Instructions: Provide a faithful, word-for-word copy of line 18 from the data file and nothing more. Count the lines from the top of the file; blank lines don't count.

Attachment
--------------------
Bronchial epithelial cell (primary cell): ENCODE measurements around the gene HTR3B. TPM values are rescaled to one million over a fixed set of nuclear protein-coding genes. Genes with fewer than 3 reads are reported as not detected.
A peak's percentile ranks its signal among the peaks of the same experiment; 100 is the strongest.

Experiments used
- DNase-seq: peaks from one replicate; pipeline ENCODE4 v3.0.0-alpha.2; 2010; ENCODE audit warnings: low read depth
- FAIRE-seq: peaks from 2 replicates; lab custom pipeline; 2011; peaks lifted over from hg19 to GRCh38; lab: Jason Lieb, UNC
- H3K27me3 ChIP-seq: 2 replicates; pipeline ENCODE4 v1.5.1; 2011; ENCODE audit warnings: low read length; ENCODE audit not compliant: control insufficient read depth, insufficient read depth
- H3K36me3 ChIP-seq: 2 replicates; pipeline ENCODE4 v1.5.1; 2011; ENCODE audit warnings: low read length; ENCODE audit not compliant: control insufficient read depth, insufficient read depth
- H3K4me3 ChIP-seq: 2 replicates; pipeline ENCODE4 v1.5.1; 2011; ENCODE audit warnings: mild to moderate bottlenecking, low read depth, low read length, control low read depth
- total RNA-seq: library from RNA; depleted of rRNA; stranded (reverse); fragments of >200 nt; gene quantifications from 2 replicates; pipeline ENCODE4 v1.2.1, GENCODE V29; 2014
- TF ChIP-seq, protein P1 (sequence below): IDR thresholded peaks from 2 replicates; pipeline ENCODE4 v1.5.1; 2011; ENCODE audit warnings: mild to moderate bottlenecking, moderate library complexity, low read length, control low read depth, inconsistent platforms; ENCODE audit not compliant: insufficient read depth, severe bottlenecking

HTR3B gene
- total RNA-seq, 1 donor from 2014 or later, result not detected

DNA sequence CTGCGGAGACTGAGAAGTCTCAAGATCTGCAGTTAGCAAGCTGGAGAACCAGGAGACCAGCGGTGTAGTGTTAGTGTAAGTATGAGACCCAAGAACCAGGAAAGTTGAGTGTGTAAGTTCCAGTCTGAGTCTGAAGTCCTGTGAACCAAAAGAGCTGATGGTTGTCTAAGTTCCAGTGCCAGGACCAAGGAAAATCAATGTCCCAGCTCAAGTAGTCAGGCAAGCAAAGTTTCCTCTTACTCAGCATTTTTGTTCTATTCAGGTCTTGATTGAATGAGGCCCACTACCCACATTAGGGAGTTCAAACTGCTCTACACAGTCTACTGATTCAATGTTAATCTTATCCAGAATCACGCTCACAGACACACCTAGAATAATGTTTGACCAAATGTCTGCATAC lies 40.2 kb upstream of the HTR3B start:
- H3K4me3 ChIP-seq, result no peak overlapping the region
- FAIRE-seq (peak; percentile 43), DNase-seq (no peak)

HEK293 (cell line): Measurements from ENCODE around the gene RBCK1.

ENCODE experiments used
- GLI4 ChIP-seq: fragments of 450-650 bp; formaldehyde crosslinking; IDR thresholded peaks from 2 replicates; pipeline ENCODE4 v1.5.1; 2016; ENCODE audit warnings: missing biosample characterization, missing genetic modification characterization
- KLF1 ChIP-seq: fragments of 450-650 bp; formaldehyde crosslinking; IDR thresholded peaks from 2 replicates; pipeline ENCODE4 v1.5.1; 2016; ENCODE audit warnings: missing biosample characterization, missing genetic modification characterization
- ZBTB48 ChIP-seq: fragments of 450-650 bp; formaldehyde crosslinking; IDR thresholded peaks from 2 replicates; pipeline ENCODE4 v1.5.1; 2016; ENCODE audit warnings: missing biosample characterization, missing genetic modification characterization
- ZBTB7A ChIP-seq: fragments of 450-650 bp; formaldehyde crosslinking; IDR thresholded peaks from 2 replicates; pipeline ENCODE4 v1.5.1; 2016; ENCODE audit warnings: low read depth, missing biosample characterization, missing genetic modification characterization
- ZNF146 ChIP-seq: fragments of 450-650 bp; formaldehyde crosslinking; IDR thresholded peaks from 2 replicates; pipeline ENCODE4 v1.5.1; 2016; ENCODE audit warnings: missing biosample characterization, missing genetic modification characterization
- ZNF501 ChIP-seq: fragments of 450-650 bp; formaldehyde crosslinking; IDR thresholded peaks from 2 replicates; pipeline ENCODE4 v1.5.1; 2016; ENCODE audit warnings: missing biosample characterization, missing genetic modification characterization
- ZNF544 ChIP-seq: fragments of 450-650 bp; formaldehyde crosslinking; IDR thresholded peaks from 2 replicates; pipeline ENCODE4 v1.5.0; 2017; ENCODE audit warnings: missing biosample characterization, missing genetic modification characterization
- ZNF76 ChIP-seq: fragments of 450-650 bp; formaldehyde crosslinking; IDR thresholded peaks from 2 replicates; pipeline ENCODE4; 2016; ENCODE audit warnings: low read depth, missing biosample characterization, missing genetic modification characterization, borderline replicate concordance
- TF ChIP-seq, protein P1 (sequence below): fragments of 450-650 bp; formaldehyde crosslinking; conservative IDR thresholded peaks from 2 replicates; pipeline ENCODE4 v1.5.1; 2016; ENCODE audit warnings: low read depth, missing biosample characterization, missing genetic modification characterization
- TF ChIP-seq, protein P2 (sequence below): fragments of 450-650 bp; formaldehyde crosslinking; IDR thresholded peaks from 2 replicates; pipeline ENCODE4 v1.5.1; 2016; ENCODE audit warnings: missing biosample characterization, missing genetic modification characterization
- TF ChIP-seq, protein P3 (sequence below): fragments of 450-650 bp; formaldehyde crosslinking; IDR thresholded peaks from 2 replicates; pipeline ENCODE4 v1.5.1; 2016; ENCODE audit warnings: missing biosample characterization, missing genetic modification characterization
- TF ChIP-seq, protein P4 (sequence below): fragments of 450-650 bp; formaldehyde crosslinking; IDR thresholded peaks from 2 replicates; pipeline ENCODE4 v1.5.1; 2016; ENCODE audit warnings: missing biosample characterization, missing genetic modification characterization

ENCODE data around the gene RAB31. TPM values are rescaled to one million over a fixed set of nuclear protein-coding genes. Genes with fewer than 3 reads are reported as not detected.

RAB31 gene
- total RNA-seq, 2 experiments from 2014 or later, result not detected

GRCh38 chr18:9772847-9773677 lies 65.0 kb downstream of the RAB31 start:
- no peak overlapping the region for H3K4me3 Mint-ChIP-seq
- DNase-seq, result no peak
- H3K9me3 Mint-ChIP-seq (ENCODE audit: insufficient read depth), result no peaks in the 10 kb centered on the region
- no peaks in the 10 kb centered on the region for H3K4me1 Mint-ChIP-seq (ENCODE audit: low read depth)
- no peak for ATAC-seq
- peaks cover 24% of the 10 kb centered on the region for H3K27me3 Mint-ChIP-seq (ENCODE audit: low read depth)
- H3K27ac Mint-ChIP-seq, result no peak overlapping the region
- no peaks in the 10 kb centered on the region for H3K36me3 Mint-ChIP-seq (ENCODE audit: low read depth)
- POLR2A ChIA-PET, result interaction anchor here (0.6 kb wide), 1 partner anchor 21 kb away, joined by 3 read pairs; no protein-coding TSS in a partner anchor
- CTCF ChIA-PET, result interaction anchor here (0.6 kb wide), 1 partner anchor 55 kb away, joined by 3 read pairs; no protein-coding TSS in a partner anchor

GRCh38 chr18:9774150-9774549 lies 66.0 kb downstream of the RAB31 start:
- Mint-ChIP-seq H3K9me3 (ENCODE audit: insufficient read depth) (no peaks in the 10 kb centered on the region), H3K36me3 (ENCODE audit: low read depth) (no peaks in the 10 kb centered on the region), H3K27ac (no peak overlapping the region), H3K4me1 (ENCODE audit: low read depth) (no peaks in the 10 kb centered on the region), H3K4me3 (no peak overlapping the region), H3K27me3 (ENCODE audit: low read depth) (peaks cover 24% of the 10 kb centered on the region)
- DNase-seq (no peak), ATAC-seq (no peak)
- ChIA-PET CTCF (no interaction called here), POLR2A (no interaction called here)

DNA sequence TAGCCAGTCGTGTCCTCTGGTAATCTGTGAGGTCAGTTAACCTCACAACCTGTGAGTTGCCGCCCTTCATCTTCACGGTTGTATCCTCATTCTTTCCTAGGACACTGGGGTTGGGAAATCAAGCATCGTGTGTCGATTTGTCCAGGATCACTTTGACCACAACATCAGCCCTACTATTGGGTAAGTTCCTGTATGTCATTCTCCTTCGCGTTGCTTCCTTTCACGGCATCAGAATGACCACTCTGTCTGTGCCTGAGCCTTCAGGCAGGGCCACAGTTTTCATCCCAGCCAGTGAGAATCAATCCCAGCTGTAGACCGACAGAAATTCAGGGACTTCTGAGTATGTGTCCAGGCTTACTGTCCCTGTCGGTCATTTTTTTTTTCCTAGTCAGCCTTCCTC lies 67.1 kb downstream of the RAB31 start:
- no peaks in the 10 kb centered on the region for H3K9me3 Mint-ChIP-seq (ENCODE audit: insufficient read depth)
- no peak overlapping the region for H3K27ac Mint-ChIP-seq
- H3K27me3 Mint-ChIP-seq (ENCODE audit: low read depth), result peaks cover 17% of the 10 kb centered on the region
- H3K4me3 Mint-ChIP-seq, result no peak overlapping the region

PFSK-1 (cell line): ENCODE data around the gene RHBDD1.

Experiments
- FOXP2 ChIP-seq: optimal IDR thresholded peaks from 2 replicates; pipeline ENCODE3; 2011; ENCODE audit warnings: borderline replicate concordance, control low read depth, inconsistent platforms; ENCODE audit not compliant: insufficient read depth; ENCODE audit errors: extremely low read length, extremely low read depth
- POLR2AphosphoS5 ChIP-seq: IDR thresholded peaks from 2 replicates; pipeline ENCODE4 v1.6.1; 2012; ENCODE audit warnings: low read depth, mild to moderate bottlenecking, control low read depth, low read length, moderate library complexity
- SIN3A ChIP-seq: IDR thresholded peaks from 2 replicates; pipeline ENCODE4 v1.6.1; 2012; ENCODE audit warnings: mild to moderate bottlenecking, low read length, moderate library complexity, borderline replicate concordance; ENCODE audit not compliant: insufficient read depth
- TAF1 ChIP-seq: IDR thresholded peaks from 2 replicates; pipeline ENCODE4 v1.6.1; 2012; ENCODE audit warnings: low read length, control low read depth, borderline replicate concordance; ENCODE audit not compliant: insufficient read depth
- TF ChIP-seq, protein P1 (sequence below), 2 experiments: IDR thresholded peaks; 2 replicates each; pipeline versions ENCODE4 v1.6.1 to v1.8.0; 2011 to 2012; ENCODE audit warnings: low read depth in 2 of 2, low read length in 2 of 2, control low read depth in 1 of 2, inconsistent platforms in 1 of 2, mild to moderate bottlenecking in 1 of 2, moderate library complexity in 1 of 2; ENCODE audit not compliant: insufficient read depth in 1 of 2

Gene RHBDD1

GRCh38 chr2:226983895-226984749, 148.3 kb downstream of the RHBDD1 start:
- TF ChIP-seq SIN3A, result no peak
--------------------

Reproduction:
- GLI4 ChIP-seq: fragments of 450-650 bp; formaldehyde crosslinking; IDR thresholded peaks from 2 replicates; pipeline ENCODE4 v1.5.1; 2016; ENCODE audit warnings: missing biosample characterization, missing genetic modification characterization